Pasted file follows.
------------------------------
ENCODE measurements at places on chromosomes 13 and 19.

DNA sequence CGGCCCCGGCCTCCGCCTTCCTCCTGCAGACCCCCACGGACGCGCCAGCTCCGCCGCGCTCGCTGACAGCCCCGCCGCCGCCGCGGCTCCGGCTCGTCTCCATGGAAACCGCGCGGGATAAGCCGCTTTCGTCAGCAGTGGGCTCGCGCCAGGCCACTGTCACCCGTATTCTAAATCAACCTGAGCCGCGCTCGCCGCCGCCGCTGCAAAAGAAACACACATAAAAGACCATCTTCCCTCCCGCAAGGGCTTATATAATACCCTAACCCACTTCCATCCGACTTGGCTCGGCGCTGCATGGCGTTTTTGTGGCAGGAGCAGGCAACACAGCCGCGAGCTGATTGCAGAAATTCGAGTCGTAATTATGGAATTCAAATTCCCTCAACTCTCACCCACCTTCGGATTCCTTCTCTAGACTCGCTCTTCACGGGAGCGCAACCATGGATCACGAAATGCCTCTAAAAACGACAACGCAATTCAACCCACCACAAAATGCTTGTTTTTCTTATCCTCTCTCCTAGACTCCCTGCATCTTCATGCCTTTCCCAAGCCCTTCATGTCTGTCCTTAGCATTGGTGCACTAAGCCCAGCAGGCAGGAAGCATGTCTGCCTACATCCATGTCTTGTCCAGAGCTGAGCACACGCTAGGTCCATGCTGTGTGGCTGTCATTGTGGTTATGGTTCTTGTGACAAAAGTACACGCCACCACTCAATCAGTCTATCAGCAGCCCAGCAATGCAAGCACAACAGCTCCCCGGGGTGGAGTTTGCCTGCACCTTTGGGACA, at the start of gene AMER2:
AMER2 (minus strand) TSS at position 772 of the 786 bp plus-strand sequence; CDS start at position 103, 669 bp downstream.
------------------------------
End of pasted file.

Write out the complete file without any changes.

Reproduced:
ENCODE measurements at places on chromosomes 13 and 19.

DNA sequence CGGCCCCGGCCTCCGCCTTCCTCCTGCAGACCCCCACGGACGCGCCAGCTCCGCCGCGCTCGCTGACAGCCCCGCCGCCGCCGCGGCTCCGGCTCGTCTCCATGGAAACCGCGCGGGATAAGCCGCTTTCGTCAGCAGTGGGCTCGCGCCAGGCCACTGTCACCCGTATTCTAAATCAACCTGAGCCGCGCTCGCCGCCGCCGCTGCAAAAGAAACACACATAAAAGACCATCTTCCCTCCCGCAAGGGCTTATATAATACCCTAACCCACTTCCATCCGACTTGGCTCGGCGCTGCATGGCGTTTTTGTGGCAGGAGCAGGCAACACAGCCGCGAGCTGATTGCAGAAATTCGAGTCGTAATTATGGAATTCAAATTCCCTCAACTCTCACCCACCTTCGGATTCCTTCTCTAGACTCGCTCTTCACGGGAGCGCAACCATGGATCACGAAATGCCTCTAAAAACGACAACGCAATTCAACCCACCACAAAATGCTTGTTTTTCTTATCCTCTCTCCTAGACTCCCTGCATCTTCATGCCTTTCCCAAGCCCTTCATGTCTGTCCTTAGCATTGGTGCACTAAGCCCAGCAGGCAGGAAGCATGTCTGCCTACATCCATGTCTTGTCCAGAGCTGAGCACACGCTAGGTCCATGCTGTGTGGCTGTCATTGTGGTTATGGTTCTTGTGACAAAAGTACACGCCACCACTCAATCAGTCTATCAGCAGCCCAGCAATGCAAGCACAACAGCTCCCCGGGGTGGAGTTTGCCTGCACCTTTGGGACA, at the start of gene AMER2:
AMER2 (minus strand) TSS at position 772 of the 786 bp plus-strand sequence; CDS start at position 103, 669 bp downstream.